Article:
Tag Archives: Metropolis

Rotwang or, what mad scientists will do for love

This post is a part of the Movie Scientist Blogathon hosted by Silver Screenings and Christina Wehner

There are mad scientists, and then there’s Rotwang.

Rotwang (Rudolf Klein-Rogge) is a scientist and one of the primary antagonists of the 1927 silent film Metropolis (directed by Fritz Lang). All of his life he’s been in a rivalry with Joh Fredersen (Alfred Abel), the “Master of Metropolis” because years ago they both loved the same woman, Hel. And even though Hel chose Joh, married him and bore his child (Freder), Rotwang has lived all his years since then convinced that Hel should have been his.

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When Joh (reluctantly) comes to visit Rotwang to try and determine what the workers are up to in the catacombs below the city, Rotwang reveals a secret: he has found a way to “resurrect” Hel, and this time she will be his alone! “Hel” is revealed to be a robot with a feminine body (I believe in the end she was meant to resemble Hel, but the process was not finished).

How exactly Rotwang created the robot is not known, but we do find out that Rotwang sacrificed a hand in the process (replacing it with an artificial limb, to Joh’s horror). The science seen here in Metropolis would be categorized as “soft science” (the processes shown are scientific in nature, but the how and why are left unexplained)

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And speaking of science, the entire scene where Maria’s likeness is transferred to the robot is unbelievably brilliant (it makes it hard to believe that this was done in 1927). To create this scene, the film had to be exposed multiple times to create the illusion of multiple rings of light.

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Once Rotwang’s robot is turned loose upon the city, the increasingly unstable scientist becomes infatuated with the captured Maria and eventually convinces himself that Maria is actually Hel come back to life. He pursues Maria across the city, culminating in a chase across the roof of a cathedral. Maria’s love Freder finally intervenes and at the climax, Rotwang falls to his death. To the bitter end he believes he is pursuing his beloved Hel.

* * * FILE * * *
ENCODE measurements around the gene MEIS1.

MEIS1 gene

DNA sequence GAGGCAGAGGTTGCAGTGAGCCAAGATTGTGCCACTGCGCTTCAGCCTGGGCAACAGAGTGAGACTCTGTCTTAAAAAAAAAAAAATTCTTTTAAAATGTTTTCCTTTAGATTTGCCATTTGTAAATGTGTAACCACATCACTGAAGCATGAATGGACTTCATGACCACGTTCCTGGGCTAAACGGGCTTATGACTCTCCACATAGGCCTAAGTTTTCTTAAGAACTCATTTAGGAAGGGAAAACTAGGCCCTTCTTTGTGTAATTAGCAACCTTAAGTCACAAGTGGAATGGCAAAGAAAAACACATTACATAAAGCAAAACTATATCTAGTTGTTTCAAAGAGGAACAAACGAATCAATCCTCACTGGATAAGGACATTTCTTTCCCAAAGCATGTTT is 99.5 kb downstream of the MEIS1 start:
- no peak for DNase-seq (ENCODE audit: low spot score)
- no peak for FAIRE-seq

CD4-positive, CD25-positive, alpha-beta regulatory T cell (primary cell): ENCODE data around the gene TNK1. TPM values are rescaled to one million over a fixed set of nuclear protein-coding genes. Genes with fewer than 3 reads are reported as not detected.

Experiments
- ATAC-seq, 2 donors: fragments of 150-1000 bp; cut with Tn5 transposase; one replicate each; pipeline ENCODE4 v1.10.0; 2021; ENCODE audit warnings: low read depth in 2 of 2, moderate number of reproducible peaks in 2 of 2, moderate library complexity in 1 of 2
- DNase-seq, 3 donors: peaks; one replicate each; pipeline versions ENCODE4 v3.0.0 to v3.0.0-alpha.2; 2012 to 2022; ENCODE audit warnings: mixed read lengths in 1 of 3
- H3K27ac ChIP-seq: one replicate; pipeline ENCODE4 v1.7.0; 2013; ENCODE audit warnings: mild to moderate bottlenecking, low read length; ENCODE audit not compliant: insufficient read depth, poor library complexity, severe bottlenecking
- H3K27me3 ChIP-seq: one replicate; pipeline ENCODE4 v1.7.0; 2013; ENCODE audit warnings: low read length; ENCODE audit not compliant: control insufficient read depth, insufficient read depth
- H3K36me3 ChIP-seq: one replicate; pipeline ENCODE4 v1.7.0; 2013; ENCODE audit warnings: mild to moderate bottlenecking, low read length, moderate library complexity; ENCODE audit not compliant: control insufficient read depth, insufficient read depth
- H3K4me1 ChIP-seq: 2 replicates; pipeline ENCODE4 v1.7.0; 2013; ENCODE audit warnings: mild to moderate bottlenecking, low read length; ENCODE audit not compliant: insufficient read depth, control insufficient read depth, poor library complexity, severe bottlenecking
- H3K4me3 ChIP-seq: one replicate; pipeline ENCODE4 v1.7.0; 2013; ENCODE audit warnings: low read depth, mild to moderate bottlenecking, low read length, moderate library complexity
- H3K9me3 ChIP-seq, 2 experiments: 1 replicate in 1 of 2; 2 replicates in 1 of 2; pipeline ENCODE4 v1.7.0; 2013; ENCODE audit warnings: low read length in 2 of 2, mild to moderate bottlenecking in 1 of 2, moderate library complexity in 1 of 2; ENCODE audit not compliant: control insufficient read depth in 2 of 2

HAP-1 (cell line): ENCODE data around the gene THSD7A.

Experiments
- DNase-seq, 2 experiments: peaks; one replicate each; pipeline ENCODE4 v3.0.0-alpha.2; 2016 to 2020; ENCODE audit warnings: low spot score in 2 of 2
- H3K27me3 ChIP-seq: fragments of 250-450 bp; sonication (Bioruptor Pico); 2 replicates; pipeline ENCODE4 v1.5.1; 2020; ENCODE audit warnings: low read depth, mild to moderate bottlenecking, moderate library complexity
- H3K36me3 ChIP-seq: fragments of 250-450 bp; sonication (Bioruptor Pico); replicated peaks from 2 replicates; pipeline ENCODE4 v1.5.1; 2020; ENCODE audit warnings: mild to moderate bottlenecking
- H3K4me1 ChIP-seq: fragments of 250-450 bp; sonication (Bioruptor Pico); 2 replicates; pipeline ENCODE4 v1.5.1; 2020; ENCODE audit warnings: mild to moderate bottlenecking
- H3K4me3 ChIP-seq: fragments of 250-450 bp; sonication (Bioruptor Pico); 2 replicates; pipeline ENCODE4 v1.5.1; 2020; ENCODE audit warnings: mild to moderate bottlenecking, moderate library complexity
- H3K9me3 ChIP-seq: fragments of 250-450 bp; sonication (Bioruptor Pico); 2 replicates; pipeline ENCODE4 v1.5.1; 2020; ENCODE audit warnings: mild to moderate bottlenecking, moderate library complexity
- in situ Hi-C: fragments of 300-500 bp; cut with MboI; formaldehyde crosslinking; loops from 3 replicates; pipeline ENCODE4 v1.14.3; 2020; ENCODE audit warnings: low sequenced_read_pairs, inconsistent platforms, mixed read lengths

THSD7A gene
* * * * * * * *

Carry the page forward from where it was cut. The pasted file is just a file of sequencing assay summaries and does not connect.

Next to Dr. Frankenstein, Rotwang is one of my favorite movie scientists. While he is unquestionably brilliant, he is also certifiably insane (and may have always been so, one wonders why Hel rejected him). He’s so convinced that this robot will serve to replace his lost love, the intensity of his passion is terrifying.

Rotwang is a memorable movie scientist, and a good addition to this blogathon, I hope you enjoyed!

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Gottfried Huppertz: The composer behind Metropolis

*All of the images are property of the film studio

Gottfried Huppertz: The composer behind Metropolis

In the world of silent film, Metropolis is rightfully considered a masterwork. Released in 1927 by UFA, the film was directed by Fritz Lang and told the story of a great city called Metropolis, set in the distant year 2000. The film is notable for containing the earliest intact appearance of a robot on the silver screen (an earlier example from L’uomo meccanico (1921) does exist, but only in a 21 minute fragment.)

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The “Machine Man” was invented by Rotwang (on the right) as a secret means to overthrow Joh Fredersen (on the far left).

The score for this amazing film was composed by Gottfried Huppertz, a composer who wrote the music for several of Fritz Lang’s films.

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Huppertz was born in Koln, Germany on March 11, 1887. His first composition was published in 1905 and the composer worked as an opera singer during the first World War. In 1922 while in Berlin, Huppertz met Thea von Harbou, a close friend of Fritz Lang, and the two became introduced. Huppertz first composed a score for Lang’s film Die Nibelungen (1924).

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Huppertz on the set of Metropolis

The score for Metropolis, written and recorded in 1926, is seen today as Huppertz’s greatest work. During the filming process, Huppertz would actually visit the set and play music to help set the mood for a scene (this was very unusual at the time). At the film’s premiere, the score was performed by a 66 piece orchestra, and was very well received. Though the film was heavily cut shortly thereafter, with major chunks lost for decades (a situation that would not be resolved until 2010), Huppertz’s full score has always been available and has remained an invaluable source for outlining the pieces of the film that remain missing.

You can find a suite arrangement of Huppertz’s score here: Metropolis: Soundtrack Suite

After Metropolis, Huppertz continued to write film music, even composing for several sound films: Der Judas von Tirol (1933), Elisabeth und der Narr (1933), Hanneles Himmelfahrt (1934) and Le Domino Vert (1935).

The composer died of a heart attack on February 7, 1937 and became forgotten for over forty years, until Metropolis and Die Nibelungen came back to the attention of the cinematic and musical world.

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